11 August 2013 — Anti-Fascist Calling
It has since emerged that despite legal requirements that police do so only with a warrant and only if surveillance intercepts are used to prevent threats to “life, limb or liberty,” authorities are not complying with strict limits laid down by Germany’s Supreme Court.
And while these disclosures may have ignited a political firestorm in Berlin, they will come as no surprise to readers of Antifascist Calling.
Three years ago, I reported that Germany’s foreign intelligence service, the Bundesnachrichtendienst or BND, was caught up in a major scandal after the whistleblowing web site WikiLeaks, published documents which revealed that the agency had extensively spied on, and even recruited, journalists for use in illicit intelligence operations.
Recalling the CIA’s long-running Operation Mockingbird program that enrolled journalists as spies in what are now euphemistically called “influence operations,” the covert manipulation of the domestic and foreign press according to WikiLeaks, showed “the extent to which the collaboration of journalists with intelligence agencies has become common and to what dimensions consent is manufactured in the interests of those involved.”
BBC News reported that “Bavaria has admitted using the spyware, but claimed it had acted within the law.” And Deutsche Welle disclosed that “several additional German states have admitted to deploying spyware,” including “Baden-Württemberg, Brandenburg, Schleswig-Holstein and Lower Saxony,” but like their counterparts in Bavaria, those officials also claimed they had operated “within the parameters of the law.”
As I have written many times, the secret state is bound by their own set of “laws.” Normal rules and procedures which are supposed to protect citizens from unwarranted government intrusions are deemed inoperative for reasons of “national security.”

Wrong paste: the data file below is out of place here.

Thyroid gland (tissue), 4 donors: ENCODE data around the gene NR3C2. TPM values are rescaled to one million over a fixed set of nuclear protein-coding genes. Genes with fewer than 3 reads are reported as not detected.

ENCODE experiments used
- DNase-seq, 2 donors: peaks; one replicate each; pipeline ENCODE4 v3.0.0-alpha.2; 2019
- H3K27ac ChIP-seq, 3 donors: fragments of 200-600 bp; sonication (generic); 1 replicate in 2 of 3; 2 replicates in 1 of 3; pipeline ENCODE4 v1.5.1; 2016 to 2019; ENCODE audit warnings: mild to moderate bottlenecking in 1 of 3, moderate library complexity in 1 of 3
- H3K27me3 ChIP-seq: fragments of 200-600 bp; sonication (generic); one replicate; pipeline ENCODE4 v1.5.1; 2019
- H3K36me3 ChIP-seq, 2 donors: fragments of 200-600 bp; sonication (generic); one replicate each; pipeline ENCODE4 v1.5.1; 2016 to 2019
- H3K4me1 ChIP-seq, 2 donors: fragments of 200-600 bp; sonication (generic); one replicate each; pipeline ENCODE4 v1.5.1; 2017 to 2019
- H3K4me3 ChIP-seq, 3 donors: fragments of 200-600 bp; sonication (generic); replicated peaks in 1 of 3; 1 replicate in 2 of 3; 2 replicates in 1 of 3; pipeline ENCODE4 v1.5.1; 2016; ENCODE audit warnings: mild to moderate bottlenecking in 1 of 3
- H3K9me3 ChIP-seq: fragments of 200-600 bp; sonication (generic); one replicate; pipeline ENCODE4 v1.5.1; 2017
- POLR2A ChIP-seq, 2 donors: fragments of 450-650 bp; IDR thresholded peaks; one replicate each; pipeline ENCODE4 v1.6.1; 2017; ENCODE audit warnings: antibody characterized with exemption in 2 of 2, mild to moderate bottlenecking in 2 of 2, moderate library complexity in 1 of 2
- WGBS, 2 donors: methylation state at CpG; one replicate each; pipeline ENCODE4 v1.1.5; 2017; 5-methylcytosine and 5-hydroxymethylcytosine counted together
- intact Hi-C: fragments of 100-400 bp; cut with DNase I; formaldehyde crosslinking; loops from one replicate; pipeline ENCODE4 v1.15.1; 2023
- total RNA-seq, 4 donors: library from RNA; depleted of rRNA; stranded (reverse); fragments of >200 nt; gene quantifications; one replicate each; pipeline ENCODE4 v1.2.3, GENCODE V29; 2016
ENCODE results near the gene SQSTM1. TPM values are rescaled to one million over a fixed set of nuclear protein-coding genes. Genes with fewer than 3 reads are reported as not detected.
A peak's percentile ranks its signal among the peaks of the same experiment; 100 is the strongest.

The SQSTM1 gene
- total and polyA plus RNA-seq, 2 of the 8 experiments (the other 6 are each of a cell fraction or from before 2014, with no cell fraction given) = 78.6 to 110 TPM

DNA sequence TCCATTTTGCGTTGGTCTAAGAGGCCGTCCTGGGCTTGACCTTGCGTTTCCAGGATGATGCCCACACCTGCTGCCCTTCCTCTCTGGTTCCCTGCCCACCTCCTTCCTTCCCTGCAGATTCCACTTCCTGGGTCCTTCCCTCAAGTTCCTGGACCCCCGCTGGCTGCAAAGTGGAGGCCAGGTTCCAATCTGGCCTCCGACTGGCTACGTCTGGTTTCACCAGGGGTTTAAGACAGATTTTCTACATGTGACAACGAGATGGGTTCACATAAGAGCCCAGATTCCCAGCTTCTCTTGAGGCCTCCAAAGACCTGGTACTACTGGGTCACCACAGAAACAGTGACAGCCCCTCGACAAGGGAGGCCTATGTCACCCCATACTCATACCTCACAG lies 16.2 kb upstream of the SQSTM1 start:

In the United States, constitutional protections designed to guarantee the right of citizens to protest, enjoy a modicum of privacy in their daily lives or, at the most basic level, have their day in court before being executed, have been overthrown by two successive administrations who assert the right to conduct the affairs of state in secret, according to a set of legal guidelines which are unreviewable by any court.
It would appear that similar moves are underway in Germany.
The Chaos Computer Club revealed in their analysis that when they reverse engineered the program, variously dubbed “0zapftis”, “Bundestrojaner” or “R2D2,” they discovered that the spyware “found in the wild” and “submitted to the CCC anonymously,” can “not only siphon away intimate data but also offers a remote control or backdoor functionality for uploading and executing arbitrary other programs. Significant design and implementation flaws make all of the functionality available to anyone on the internet.”
Club researchers learned that “the trojan’s developers never even tried to put in technical safeguards to make sure the malware can exclusively be used for wiretapping internet telephony, as set forth by the constitution court. On the contrary, the design included functionality to clandestinely add more components over the network right from the start, making it a bridge-head to further infiltrate the computer.”
“The government malware can,” analysts noted, “unchecked by a judge, load extensions by remote control, to use the trojan for other functions, including but not limited to eavesdropping.”
“This complete control over the infected PC, is open not just to the agency that put it there, but to everyone. It could even be used to upload falsified ‘evidence’ against the PC’s owner, or to delete files, which puts the whole rationale for this method of investigation into question.”
Their study also “revealed serious security holes that the trojan is tearing into infected systems. The screenshots and audio files it sends out are encrypted in an incompetent way, the commands from the control software to the trojan are even completely unencrypted. Neither the commands to the trojan nor its replies are authenticated or have their integrity protected.”
“We were surprised and shocked by the lack of even elementary security in the code. Any attacker could assume control of a computer infiltrated by the German law enforcement authorities,” a CCC spokesperson commented. “The security level this trojan leaves the infected systems in is comparable to it setting all passwords to ‘1234’.”
Nothing ‘Magical’ about this ‘Lantern’
There are glaring similarities between the “R2D2” package deployed by German police and “Magic Lantern” software used by the FBI. As with Bureau spyware, the German program is a keystroke logging virus installed via a malicious email attachment or by exploiting operating system vulnerabilities.